You can leave the bike at Flåm station, where it will be picked up and taken back up to Myrdal.
Although Flåm is small there are a few sites around the village that are worth exploring.
Flåm’s pretty 17th-century wooden church lies a couple of miles from the waterfront in what was the old village centre.
The walk there is pretty, and if the church is open you can look inside at the impressive painted wall art.
And if you want to learn more about the Flåmsbana railway, its construction and its impact on the local community, we suggest you drop into the Flåm Railway Museum in the old train station. It’s free to enter and has an old engine on display inside.
In summer, kayaking is a lovely way to explore the fjord – it’s peaceful, quiet and gives you a real sense of connection with the water and the towering mountains above.
You also may get to see seals and porpoises while you’re paddling.
From May to September, Njord runs guided kayak trips that give you two to three hours out on the water. Or you can rent your own kayak or SUP and stay as long as you like.
We also really love this three-day kayak adventure, where you head off in kayaks with all your gear and spend two nights camping beside the water, cooking on a campfire and paddling around the fjord.
The ultimate thrill for adrenaline-junkies is the Flåm Zipline. At 1.4km long, it’s northern Europe’s longest zipline and reaches speeds of around 60mph (it feels a LOT faster than 60mph when you’re actually hanging there!).
The zipline runs from Vatnahalsen down the valley to Kardalen, giving stunning views over the tree-tops, the river and switchback road down the valley.
Vatnahalsen is the stop before Myrdal on the Flåmsbana, so you can get the train to top of the zipwire. From Kardalen, at the bottom, it’s a beautiful 3–4 hour walk down the valley back to Flåm, or you can rent a bike at the kiosk and cycle back.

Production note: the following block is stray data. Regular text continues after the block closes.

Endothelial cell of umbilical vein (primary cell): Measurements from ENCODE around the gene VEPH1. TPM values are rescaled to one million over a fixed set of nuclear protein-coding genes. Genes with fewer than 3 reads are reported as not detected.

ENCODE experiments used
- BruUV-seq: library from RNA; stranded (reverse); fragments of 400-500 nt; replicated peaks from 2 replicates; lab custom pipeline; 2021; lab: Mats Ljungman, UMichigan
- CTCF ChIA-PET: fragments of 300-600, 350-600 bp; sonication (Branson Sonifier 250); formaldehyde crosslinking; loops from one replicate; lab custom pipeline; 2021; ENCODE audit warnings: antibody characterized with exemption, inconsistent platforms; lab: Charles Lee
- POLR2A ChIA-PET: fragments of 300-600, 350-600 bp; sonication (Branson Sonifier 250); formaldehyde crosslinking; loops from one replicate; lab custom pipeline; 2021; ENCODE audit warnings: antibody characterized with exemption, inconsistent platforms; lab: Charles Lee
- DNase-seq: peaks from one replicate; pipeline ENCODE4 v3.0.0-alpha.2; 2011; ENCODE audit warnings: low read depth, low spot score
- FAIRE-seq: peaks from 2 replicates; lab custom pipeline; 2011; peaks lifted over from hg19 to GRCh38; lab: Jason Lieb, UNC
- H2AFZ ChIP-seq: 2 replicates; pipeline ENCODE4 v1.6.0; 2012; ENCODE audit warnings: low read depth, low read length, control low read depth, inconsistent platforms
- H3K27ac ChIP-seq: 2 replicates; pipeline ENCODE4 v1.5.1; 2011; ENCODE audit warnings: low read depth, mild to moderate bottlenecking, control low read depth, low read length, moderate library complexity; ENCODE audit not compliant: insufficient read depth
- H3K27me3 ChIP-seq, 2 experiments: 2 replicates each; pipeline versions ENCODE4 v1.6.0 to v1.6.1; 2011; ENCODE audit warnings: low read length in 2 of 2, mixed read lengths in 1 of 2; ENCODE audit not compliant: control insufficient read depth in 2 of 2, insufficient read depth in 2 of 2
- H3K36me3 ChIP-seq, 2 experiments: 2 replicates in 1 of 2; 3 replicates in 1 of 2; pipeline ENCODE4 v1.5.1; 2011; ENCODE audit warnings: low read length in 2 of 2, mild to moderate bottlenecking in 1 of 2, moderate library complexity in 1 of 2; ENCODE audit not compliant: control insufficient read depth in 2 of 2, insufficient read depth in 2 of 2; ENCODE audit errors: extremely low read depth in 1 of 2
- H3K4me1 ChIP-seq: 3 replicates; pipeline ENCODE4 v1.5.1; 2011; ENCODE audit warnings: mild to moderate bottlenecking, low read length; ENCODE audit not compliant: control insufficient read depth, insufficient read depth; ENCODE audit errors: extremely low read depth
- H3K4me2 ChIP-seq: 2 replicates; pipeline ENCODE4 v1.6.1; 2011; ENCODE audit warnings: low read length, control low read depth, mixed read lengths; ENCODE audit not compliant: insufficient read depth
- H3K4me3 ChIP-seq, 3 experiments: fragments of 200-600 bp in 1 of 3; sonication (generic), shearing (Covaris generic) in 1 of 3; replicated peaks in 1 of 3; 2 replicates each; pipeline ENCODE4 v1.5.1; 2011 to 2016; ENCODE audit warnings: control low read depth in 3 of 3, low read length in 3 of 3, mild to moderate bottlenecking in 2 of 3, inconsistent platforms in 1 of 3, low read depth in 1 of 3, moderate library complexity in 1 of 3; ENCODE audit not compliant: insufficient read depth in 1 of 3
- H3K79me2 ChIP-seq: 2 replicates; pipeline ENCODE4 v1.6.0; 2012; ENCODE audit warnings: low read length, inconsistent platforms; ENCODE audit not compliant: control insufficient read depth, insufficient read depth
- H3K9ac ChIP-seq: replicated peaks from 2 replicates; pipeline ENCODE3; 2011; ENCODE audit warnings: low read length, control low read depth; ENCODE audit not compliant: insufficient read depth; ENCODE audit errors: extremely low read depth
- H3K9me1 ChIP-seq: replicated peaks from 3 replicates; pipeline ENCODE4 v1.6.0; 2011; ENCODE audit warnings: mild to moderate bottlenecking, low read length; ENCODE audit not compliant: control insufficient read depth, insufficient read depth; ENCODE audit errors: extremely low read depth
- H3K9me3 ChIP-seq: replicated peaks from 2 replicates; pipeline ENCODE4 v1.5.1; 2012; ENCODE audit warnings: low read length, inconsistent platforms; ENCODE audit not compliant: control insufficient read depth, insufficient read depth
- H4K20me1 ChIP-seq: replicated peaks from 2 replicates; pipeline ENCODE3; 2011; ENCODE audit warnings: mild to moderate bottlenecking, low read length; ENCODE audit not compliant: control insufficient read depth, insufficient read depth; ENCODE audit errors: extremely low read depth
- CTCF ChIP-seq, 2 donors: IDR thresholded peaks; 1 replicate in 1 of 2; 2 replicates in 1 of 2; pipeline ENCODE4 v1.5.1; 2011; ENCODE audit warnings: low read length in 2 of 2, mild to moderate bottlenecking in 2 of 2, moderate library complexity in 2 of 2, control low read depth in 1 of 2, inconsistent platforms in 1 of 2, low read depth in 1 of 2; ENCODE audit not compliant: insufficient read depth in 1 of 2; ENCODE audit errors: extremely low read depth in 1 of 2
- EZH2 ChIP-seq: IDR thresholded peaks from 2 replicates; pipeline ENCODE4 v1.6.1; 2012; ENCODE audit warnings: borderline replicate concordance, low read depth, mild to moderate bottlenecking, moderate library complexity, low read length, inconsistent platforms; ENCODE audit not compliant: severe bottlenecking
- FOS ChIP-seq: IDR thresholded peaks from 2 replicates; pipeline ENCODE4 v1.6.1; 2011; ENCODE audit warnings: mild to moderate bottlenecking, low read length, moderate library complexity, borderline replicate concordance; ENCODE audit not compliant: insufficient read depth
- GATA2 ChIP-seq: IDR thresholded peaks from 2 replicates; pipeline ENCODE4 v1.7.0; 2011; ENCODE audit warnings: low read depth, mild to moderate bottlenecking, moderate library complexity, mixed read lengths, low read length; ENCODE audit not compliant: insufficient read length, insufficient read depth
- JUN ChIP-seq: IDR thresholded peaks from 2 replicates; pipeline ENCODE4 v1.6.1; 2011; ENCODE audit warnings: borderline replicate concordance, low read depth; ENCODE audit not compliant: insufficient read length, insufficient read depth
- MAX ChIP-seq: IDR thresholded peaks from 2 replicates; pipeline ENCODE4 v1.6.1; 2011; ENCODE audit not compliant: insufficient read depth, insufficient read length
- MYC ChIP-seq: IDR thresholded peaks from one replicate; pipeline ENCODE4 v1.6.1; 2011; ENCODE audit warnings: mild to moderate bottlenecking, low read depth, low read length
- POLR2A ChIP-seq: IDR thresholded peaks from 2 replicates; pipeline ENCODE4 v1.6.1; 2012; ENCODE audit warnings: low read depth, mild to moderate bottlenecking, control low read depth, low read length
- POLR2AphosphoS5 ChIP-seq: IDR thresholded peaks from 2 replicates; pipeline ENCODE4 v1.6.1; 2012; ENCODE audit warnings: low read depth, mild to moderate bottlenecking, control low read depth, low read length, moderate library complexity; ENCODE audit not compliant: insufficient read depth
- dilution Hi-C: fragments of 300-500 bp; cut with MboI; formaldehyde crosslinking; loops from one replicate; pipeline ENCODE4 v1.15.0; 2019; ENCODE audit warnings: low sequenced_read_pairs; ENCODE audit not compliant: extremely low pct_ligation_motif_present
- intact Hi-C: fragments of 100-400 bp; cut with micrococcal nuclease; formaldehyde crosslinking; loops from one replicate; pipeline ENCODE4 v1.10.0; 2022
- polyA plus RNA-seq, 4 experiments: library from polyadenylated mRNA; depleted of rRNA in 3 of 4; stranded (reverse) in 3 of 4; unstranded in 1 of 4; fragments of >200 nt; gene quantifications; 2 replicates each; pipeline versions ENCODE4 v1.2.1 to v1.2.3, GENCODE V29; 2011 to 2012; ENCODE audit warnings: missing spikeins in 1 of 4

Alternatively, you can rent a bike at Myrdal and bring it with you on the zipwire!
After all those adventurous activities, we recommend something more relaxing, like a sauna.
And where better than on a floating sauna on the fjord?
The sauna has large glass windows so you can take in the view while you steam and of course there’s a ladder into the water in case you feel like taking a bracing dip as well.
Eating and drinking
If you’re looking for a tasty pastry, a sandwich or freshly-baked bread, aim for the Flåm Bakeri.
It has tables out front so you can watch the comings and goings on the waterfront, the cinnamon buns are delicious and it makes good pizzas to take out.
And we also really like the Ægir Brew Pub, for its locally made craft beers and Viking-inspired menu.
Built to resemble a Viking stave church, the buzzy beer hall’s most popular dish is the Viking plank which pairs beers with dishes such as slow-cooked venison and salmon tartare.
Look out too for the local delicacy, a traditional Norwegian svele, a type of fat savoury pancake served with local goat’s cheese.
Where to stay
It’s definitely worth staying overnight in Flåm, so you get to experience the village once all the tourists have gone home and the cruise ships have left port. Here are some of our favourite places to stay.
Stay in a tiny house
We love this cosy cabin, which may be small but has everything you need for a comfortable stay. With tables and chairs on its own terrace by the river, it’s about a mile up the valley from the waterfront.
Our top choice in Flåm, if your budget can stretch to it, this comfortable hotel is right in the thick of things, with good-sized rooms, some of which have a balcony overlooking the fjord. The staff are friendly and the Ægir Brew Pub is right next door.
The Brekke Gard Hostel
Just a mile up the valley, this good-value hostel has simple but clean double and twin rooms plus dorms, all with shared bathrooms. There’s a communal kitchen and plenty of outdoor space to play, so we think it’s a good choice for families.